Q&A With David Feherty, Sideline Reporter
David Feherty is best known for his work as a golf analyst with CBS Sports, but on Saturday he will serve as the sideline reporter for Navy's football game at Rice. Feherty, who was born in Northern Ireland and currently lives in Dallas, has traveled to Iraq on USO tours and visited with troops, and he is involved with Troops First Foundation. He has written about both experiences in his column with Golf magazine (here and here). He also talks about his trips to Iraq in this interview with Yahoo Sports' Devil Ball Golf blog.
Feherty was kind enough to answer some of our questions in a brief telephone interview on Wednesday:
How does an Irish golf analyst end up doing sideline reporting at a college football game?
I'm going to be honest, I'm wondering the same thing. I'm by no means an American football expert. So I'm hoping they're not looking for cutting-edge commentary from the sidelines. Because I watch Phil Simms and Jim Nantz and Verne Lundquist and Gary Danielson, and I hear that the quarterback has fumbled in the pocket — I'm looking at his uniform and thinking those are tight pants, where the hell is the pocket? And what's he fumbling for? His car keys?
What I am looking forward to is, I have an association with the U.S. armed forces going back three years now with my visits to Iraq, with Operation links and my Troops First Foundation. We try to look after wounded soldiers when they come home and really spread awareness.…
For 30 years now, there hasn't been a military sitcom since M*A*S*H. It's unfashionable to be a member of the armed forces. Many of the Hollywood types who play fake heroes in their day jobs are responsible for the demonization of our armed forces, which is really a shame. I've seen with my own eyes, these are the most amazing people America has. It's time we told the truth about how cool it is to be a soldier. It always has been, and it always will be.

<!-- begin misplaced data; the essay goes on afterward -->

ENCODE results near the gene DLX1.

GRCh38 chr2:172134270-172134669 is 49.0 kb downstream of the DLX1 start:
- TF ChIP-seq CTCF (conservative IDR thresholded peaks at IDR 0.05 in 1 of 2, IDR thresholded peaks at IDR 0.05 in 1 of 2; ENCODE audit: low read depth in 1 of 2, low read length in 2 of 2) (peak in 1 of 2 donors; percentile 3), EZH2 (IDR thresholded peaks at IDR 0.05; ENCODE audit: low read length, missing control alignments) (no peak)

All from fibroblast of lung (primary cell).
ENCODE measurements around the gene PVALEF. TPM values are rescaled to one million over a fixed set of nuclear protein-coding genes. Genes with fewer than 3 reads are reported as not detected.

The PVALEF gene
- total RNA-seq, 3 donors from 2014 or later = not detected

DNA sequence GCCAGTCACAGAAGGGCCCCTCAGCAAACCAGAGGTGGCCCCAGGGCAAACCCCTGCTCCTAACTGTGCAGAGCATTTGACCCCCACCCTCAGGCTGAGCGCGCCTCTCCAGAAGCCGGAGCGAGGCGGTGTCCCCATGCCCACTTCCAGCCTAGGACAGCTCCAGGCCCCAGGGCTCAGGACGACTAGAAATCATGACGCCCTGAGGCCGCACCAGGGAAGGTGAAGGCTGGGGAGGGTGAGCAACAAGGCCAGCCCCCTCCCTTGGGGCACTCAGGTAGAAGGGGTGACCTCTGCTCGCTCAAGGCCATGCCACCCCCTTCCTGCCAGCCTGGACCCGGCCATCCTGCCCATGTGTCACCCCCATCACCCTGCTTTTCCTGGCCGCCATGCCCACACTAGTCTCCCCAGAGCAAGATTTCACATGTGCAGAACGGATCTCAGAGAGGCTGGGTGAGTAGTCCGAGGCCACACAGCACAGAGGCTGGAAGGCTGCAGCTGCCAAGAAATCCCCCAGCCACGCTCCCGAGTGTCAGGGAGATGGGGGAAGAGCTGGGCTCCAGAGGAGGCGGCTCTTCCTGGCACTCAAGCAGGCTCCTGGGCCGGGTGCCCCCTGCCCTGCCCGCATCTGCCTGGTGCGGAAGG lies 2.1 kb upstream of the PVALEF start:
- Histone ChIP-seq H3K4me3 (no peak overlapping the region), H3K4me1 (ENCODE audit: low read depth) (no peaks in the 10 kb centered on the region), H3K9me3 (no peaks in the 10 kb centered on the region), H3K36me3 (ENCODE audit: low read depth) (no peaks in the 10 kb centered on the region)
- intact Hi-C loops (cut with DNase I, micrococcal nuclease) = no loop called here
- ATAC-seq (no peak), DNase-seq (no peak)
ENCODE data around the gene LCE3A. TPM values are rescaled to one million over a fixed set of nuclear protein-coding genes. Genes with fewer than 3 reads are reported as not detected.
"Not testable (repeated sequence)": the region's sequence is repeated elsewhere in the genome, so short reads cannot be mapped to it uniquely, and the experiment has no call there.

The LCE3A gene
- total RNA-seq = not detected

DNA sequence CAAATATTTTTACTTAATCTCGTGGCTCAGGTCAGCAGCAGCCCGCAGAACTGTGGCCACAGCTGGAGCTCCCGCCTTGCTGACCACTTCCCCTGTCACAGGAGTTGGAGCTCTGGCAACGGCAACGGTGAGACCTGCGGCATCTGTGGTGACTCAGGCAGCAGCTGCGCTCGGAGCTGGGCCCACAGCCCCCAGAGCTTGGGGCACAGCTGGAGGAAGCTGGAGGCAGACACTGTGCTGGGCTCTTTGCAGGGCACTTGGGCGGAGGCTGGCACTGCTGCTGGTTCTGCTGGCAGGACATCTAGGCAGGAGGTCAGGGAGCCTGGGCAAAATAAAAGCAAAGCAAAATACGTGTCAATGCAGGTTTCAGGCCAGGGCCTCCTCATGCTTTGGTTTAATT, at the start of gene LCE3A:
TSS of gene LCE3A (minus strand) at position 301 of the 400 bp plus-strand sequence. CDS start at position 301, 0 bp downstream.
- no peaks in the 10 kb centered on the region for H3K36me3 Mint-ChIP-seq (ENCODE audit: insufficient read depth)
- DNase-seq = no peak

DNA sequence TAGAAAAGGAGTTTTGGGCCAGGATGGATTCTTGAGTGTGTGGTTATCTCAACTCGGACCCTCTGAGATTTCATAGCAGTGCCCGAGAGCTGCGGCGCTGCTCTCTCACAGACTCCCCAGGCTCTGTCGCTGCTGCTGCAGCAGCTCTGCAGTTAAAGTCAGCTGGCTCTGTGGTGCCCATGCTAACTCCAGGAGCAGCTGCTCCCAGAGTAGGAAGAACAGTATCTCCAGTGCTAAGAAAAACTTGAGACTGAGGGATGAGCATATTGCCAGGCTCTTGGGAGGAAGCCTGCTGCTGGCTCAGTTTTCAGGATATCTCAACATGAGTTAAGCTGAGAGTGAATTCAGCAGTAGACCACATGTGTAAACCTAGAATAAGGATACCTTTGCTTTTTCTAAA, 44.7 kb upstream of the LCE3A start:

How did you first become interested in the U.S. military?
My family has long history all the way back to the Peninsular and Crimean war; there's always some idiot Feherty getting shot somewhere. I was so completely awestruck by my first trip to Iraq, which was prompted by an F-16 flight I took at the PGA Championships a few years ago with [PGA professional] Dan Rooney, who started Patriot Golf Day. He said you'd be perfect to be over there to entertain the troops. … I went on an eight-day tour of forward operating bases in Iraq, and I was completely stunned by what I saw.
What kind of work do you do with the Troops First Foundation?
The Fourth of July at Tiger's tournament, we had a 22-mile bike ride. I had soldiers with no legs who cycled 22 miles, some soldiers with one arm, all were amputees. My little division of the foundation is F Troop; I single out the men that I think I can help the most. We'll have done probably nine events with them by the end of the year. We had a golf event at Chevy Chase Country Club the day after the cycling event; 36 of them came from Walter Reed, and we had generals caddying. It really is wonderful to see them out there and to see their attitudes.
I call it the "IED of golf" — Improvised Explosive Day — and it's based on humor, because these are men and women who don't want your sympathy or empathy. They want their dignity. Making fun of them gives them the opportunity by their reaction to regain some of the dignity they've lost. It's given me such a purpose in my life. We'll have a pheasant hunt, and also a ski event at Beaver Creek. I just live from one event to another. The happiest days of my life are the times I get to spend with these troops.
You seem to have an understanding and appreciation of the military. Have you been brushing up on your football knowledge?
I've been here for 16 years, so I have a reasonable understanding of football, though I don't understand why they call it football since you don't kick it. But that's not the reason I'm there [at the game]. I'll do a pre-recorded interview with the guy who's basically — I'm not sure what the term is, I have a sheet on it somewhere — the CEO of the Midshipmen, the rear admiral, rear cardinal or whatever. Really, I'm not there for any color commentary on football. All though we may end up with some. I don't know.
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